First let’s review a few important techniques and terms. Even if you’re familiar with stretching, it’s a good idea to double-check your knowledge of this information. Some of these terms are commonly confused and misused.
Static stretching means a stretch is held in a challenging but comfortable position for a period of time, usually somewhere between 10 to 30 seconds. Static stretching is the most common form of stretching found in general fitness and is considered safe and effective for improving overall flexibility. However, many experts consider static stretching much less beneficial than dynamic stretching for improving range of motion for functional movement, including sports and activities for daily living.
Dynamic stretching means a stretch is performed by moving through a challenging but comfortable range of motion repeatedly, usually 10 to 12 times. Although dynamic stretching requires more thoughtful coordination than static stretching (because of the movement involved), it is gaining favor among athletes, coaches, trainers, and physical therapists because of its apparent benefits in improving functional range of motion and mobility in sports and activities for daily living.
Note that dynamic stretching should not be confused with old-fashioned ballistic stretching (remember the bouncing toe touches from PE classes?). Dynamic stretching is controlled, smooth, and deliberate, whereas ballistic stretching is uncontrolled, erratic, and jerky. Although there are unique benefits to ballistic stretches, they should be done only under the supervision of a professional because, for most people, the risks of ballistic stretching far outweigh the benefits.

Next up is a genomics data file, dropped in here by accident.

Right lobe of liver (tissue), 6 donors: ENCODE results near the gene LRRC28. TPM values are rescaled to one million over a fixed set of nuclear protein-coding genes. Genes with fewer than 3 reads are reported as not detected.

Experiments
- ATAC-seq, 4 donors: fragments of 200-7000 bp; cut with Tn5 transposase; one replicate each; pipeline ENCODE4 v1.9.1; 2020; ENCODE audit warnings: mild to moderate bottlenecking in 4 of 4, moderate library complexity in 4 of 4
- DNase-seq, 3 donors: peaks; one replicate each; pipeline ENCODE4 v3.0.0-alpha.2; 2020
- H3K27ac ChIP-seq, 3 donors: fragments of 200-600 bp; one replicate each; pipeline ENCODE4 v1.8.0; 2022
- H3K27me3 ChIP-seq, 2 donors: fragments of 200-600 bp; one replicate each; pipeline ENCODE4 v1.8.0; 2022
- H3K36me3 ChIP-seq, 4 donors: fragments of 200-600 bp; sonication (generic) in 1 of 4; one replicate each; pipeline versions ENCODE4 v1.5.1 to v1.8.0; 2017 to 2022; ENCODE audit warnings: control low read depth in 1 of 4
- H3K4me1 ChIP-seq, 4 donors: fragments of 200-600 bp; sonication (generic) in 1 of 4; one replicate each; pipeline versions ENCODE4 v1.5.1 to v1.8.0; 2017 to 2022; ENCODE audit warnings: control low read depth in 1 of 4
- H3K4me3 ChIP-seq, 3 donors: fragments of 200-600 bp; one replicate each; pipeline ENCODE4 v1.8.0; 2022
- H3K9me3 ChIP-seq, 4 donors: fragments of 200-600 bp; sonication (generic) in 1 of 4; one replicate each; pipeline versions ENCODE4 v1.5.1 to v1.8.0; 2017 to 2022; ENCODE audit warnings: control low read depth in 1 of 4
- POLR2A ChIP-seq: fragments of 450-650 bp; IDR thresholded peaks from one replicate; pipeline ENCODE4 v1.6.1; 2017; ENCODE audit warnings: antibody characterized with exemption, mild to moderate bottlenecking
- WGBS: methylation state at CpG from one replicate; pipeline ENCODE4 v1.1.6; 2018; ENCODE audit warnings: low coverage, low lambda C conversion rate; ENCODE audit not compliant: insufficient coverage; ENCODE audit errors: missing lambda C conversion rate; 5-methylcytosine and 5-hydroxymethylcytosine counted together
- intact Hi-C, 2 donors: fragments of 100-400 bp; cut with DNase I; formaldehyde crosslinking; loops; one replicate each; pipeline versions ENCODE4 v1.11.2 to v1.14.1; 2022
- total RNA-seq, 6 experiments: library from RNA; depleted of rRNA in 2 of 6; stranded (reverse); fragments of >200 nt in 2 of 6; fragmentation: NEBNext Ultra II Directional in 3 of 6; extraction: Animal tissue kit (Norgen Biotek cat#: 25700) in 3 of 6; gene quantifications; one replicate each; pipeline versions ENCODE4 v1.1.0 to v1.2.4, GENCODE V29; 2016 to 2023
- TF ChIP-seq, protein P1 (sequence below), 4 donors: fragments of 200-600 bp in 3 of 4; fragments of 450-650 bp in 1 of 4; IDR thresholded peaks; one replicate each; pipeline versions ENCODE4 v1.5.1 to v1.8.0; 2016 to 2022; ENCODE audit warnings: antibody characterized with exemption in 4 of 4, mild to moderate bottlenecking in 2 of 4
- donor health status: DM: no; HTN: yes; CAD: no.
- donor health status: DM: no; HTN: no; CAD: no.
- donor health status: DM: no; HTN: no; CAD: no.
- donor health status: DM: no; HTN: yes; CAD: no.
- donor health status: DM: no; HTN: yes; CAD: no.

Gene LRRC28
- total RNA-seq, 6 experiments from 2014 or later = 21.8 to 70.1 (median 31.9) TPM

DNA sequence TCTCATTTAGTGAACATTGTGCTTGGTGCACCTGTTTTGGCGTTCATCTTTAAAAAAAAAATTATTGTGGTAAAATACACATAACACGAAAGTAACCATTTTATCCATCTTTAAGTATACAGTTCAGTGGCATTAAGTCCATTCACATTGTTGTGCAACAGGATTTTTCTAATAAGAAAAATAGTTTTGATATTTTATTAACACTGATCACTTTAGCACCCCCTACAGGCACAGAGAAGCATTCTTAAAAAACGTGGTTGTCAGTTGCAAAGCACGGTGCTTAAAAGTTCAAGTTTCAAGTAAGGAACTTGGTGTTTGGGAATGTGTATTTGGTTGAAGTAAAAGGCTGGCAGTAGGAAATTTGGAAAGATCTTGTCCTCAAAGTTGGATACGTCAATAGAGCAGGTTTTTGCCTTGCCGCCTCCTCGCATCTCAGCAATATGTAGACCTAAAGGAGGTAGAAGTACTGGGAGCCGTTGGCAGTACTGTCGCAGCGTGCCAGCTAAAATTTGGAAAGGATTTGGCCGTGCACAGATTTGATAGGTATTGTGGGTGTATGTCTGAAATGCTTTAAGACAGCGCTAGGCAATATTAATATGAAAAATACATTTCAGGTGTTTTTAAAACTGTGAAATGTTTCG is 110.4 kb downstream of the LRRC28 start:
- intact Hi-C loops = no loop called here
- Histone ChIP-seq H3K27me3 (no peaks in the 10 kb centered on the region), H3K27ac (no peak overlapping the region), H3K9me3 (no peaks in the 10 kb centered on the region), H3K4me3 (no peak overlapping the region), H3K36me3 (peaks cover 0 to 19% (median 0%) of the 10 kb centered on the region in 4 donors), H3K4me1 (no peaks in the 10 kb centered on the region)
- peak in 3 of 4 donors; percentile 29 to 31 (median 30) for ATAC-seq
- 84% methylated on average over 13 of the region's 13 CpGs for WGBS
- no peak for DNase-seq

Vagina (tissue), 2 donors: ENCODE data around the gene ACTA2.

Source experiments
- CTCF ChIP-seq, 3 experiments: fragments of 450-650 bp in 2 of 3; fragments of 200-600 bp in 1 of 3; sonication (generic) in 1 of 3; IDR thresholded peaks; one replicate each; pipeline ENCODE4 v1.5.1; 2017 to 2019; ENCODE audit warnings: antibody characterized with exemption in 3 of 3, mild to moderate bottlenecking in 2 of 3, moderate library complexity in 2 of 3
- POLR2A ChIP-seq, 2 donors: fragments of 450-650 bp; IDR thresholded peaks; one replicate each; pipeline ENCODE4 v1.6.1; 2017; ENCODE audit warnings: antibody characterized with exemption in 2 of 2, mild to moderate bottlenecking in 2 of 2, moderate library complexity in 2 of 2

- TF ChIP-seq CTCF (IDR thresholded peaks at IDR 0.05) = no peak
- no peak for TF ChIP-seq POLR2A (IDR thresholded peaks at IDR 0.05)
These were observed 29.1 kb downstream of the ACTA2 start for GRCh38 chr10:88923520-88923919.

Passive stretching means you’re using some sort of outside assistance to help you achieve a stretch. This assistance could be your body weight, a strap, leverage, gravity, another person, or a stretching device. With passive stretching, you relax the muscle you’re trying to stretch and rely on the external force to hold you in place. You don’t usually have to work very hard to do a passive stretch, but there is always the risk that the external force will be stronger than you are flexible, which could cause injury.
Active stretching means you’re stretching a muscle by actively contracting the muscle in opposition to the one you’re stretching. You do not use your body weight, a strap, leverage, gravity, another person, or a stretching device. With active stretching, you relax the muscle you’re trying to stretch and rely on the opposing muscle to initiate the stretch. Active stretching can be challenging because of the muscular force required to generate the stretch but is generally considered lower risk because you are controlling the stretch force with your own strength rather than an external force.
Every stretch is static or dynamic and passive or active, as illustrated in the examples shown in table 1.1.